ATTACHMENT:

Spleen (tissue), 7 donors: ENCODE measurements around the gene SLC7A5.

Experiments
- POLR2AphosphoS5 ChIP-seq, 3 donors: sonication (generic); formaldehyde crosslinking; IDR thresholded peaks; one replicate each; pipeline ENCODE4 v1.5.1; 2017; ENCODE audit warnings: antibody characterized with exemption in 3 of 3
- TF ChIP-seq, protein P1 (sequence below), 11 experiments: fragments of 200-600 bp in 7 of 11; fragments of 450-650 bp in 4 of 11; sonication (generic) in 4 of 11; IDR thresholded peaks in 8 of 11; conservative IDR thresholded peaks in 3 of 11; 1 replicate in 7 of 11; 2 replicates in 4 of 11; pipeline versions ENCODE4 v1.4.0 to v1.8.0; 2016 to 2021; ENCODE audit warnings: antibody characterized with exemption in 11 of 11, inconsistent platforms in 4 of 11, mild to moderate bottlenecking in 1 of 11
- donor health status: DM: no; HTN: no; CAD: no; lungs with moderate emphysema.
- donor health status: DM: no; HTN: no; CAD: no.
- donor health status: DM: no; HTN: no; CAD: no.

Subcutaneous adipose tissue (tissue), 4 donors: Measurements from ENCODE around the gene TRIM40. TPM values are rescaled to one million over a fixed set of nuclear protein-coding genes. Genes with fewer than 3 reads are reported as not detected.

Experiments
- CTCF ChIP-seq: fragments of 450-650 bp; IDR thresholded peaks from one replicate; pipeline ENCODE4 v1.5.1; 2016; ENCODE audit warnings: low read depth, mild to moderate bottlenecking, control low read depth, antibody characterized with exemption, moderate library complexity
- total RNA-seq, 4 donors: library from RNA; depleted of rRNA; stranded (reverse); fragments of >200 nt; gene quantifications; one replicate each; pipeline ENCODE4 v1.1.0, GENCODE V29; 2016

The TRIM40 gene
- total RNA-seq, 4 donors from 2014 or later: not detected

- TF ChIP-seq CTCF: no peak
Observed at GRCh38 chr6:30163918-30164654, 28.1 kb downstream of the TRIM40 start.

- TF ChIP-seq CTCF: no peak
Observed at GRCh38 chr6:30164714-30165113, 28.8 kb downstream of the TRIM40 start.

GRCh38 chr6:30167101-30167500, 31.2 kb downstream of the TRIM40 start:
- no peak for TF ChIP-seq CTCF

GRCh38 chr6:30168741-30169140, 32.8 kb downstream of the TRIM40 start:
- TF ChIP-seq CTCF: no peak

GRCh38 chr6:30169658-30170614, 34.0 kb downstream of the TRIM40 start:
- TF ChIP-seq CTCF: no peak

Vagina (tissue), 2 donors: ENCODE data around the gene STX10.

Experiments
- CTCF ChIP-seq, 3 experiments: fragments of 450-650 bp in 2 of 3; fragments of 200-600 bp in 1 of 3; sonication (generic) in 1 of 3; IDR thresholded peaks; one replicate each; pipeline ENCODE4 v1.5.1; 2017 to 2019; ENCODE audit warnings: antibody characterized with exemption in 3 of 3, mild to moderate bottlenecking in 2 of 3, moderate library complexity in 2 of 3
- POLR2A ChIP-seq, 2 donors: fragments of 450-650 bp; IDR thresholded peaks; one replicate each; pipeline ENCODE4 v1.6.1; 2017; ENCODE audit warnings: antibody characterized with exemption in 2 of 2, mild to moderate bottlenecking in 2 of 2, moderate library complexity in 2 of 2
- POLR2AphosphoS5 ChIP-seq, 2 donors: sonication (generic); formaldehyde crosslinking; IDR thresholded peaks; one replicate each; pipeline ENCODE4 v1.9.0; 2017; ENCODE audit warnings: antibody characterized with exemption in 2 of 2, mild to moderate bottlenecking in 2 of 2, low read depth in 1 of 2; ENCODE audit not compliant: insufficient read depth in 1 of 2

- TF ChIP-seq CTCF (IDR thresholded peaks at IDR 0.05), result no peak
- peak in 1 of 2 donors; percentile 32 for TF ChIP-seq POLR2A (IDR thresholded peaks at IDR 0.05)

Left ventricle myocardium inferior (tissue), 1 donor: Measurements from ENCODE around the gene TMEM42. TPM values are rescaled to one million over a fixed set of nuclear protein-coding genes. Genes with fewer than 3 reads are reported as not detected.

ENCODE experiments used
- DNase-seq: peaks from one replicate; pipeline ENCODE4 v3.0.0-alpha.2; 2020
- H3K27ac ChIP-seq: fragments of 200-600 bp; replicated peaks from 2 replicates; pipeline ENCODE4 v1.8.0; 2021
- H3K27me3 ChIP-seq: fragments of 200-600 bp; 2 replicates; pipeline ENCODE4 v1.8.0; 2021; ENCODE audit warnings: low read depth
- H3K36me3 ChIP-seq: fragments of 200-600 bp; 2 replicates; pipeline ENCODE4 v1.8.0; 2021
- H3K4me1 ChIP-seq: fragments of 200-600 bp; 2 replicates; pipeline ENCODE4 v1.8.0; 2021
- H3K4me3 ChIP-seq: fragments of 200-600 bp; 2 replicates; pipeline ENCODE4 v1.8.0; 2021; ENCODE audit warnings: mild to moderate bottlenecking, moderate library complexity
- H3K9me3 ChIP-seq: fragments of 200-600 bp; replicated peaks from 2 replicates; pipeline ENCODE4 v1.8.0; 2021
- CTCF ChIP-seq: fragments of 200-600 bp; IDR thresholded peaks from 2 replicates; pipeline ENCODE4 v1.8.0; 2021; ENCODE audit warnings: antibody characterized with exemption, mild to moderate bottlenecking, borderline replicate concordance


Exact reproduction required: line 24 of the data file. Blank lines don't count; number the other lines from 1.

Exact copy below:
Vagina (tissue), 2 donors: ENCODE data around the gene STX10.